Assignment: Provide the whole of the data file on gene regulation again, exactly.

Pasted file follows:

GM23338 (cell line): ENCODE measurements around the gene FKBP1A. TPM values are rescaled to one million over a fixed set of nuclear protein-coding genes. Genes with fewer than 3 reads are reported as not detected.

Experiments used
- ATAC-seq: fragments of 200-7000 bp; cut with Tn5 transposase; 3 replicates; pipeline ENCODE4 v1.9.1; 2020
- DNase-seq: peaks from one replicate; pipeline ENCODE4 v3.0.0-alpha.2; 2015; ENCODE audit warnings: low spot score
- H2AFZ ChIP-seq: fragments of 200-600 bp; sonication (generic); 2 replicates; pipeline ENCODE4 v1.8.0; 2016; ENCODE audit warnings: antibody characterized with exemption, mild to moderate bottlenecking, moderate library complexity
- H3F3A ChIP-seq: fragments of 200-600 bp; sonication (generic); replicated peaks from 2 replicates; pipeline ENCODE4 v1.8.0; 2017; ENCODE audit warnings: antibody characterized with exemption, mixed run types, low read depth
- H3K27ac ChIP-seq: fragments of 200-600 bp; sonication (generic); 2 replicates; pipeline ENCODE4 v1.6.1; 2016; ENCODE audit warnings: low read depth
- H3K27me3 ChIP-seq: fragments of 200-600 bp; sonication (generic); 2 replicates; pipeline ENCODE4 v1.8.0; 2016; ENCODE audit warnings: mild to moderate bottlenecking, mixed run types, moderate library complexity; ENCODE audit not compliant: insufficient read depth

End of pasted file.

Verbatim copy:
GM23338 (cell line): ENCODE measurements around the gene FKBP1A. TPM values are rescaled to one million over a fixed set of nuclear protein-coding genes. Genes with fewer than 3 reads are reported as not detected.

Experiments used
- ATAC-seq: fragments of 200-7000 bp; cut with Tn5 transposase; 3 replicates; pipeline ENCODE4 v1.9.1; 2020
- DNase-seq: peaks from one replicate; pipeline ENCODE4 v3.0.0-alpha.2; 2015; ENCODE audit warnings: low spot score
- H2AFZ ChIP-seq: fragments of 200-600 bp; sonication (generic); 2 replicates; pipeline ENCODE4 v1.8.0; 2016; ENCODE audit warnings: antibody characterized with exemption, mild to moderate bottlenecking, moderate library complexity
- H3F3A ChIP-seq: fragments of 200-600 bp; sonication (generic); replicated peaks from 2 replicates; pipeline ENCODE4 v1.8.0; 2017; ENCODE audit warnings: antibody characterized with exemption, mixed run types, low read depth
- H3K27ac ChIP-seq: fragments of 200-600 bp; sonication (generic); 2 replicates; pipeline ENCODE4 v1.6.1; 2016; ENCODE audit warnings: low read depth
- H3K27me3 ChIP-seq: fragments of 200-600 bp; sonication (generic); 2 replicates; pipeline ENCODE4 v1.8.0; 2016; ENCODE audit warnings: mild to moderate bottlenecking, mixed run types, moderate library complexity; ENCODE audit not compliant: insufficient read depth